Natural gas will continue to be a good bet as an energy source for decades to come, but it becomes a risky bet when utilities are locked into supply from a single production region. This risk goes well beyond the heating season. With natural gas-fueled generation now providing approximately 40% of power capacity nationwide, think about what a major hurricane might do to Gulf Coast supply during the cooling season. Other supply basins also face certain risk factors.

That’s why gas transmission and distribution companies should begin exploring diversification of supply sources and negotiating contracts with pipelines interconnected with multiple production basins. For example, Rocky Mountain Shale gas and Marcellus Shale gas were widely available during the recent crisis.

Some utilities are evaluating adding supply from Rocky Mountain and Marcellus production basins, and others are evaluating the enormous reserves available from Canada.

2. Increase Liquefied Natural Gas (LNG) Capacity

Supply diversification is not the only resiliency strategy gas utilities should consider. Adding LNG capacity to the supply portfolio may also make sense for many utilities.

Many gas and electric utilities already utilize LNG for peak shaving at power plants and as a backup supply source on gas distribution systems. Expanding LNG capacity as an additional source of supply will require a broad-based plan to build true resiliency.

Peak shaving with LNG is a proven idea that has worked well for gas utilities for many years in response to peak demand. The gas is liquefied and stored when prices are low during the off-peak months of spring, summer and fall. Then when more gas is needed during peak demand periods, it’s available, reducing the need for spot market supply. This LNG-derived supply is added to the distribution system to meet customer demand at whatever the prevailing market price might be at the time. The use of LNG as a supplemental source of supply can be effective.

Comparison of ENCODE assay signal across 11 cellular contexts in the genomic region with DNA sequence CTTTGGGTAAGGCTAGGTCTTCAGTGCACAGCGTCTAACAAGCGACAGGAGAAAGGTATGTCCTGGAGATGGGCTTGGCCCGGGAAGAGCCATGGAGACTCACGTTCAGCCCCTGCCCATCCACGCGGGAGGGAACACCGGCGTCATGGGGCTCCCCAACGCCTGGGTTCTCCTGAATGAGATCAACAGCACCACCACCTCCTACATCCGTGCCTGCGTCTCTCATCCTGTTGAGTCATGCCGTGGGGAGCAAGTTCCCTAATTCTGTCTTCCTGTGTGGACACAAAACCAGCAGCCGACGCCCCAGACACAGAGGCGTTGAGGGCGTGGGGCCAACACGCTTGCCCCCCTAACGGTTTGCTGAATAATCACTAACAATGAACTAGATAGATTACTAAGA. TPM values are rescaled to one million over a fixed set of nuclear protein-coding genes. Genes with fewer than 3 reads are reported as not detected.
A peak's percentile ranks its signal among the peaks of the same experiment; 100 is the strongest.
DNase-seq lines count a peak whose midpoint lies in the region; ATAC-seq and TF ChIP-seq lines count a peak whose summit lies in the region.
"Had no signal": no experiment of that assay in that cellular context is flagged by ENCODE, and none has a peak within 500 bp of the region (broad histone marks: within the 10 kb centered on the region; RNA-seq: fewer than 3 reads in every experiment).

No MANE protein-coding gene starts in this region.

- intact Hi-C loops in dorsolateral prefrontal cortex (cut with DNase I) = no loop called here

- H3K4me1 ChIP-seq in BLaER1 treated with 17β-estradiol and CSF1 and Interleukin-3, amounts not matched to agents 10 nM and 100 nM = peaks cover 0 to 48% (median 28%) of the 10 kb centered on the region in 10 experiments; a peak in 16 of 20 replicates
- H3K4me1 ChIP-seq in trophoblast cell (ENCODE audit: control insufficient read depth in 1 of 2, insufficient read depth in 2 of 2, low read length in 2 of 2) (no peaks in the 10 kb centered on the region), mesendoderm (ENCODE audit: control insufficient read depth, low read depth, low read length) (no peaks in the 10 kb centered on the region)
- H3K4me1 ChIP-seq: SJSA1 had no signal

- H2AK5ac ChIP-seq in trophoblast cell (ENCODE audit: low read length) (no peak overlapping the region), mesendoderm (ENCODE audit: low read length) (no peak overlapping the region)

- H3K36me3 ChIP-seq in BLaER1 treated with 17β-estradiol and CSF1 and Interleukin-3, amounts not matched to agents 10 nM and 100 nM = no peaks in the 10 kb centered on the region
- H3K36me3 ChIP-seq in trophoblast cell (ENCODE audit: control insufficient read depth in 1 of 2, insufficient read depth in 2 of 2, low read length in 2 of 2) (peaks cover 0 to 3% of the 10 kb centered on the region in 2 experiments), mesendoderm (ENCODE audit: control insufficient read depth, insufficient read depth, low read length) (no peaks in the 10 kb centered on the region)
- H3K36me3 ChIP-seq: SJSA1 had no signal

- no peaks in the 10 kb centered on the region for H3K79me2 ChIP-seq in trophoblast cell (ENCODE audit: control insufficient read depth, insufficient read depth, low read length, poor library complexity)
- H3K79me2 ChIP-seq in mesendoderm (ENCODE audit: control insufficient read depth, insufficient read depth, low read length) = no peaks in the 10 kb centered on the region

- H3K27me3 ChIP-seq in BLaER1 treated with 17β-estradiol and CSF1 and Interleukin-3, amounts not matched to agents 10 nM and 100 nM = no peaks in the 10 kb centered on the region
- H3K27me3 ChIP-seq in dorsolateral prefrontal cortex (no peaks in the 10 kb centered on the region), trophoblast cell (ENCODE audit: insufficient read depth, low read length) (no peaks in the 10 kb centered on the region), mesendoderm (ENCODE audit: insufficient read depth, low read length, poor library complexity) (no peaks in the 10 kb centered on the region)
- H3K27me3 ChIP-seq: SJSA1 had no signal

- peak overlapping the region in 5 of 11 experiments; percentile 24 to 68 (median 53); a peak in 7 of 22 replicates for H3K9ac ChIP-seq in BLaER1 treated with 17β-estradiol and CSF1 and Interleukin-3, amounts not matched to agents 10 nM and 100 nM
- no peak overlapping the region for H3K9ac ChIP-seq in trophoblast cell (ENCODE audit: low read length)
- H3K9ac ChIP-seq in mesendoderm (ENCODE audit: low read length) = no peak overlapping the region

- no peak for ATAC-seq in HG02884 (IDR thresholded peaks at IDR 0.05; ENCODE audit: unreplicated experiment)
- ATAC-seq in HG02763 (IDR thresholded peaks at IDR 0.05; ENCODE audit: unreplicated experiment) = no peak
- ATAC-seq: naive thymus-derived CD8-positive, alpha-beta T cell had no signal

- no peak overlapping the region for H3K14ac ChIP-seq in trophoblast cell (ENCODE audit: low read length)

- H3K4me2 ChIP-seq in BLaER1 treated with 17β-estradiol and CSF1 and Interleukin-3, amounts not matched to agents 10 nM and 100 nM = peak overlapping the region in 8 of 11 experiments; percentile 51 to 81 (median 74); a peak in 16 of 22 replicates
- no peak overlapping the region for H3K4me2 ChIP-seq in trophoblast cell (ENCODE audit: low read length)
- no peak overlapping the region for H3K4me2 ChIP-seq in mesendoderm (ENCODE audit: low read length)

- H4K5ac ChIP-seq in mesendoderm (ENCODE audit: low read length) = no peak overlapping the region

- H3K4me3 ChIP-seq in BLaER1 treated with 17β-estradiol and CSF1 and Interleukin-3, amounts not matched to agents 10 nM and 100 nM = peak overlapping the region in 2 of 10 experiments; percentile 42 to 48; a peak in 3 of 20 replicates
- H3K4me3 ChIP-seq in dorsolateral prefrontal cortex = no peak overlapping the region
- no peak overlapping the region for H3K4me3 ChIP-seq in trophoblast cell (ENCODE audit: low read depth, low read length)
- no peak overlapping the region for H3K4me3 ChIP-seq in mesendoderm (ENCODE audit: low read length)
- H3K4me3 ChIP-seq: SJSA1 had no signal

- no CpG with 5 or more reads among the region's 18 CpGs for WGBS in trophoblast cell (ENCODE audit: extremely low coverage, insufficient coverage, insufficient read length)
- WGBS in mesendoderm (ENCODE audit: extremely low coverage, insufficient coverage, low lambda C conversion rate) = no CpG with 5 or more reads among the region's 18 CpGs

The concept could work equally well for electric utilities. Imagine being a power plant in Texas relying on natural gas pipeline supply to fire the plant. Those plants with LNG facilities on-site during the recent cold weather event could have utilized LNG to make up the loss of pipeline supply. The owner would have had power to sell simply by kicking on vaporization and staying online.

LNG options will need to fit the operational profile of each utility. Many may want to consider full-on LNG plants with more centralized liquefaction and vaporization capacity and satellite vaporization only at strategic points to support critical demand. For example, a large-capacity, centrally located LNG facility could be supplemented by a number of satellite vaporization sites located closer to load centers. The LNG would be trucked from the central facility to the satellites and peak shaved into the system during high-demand periods.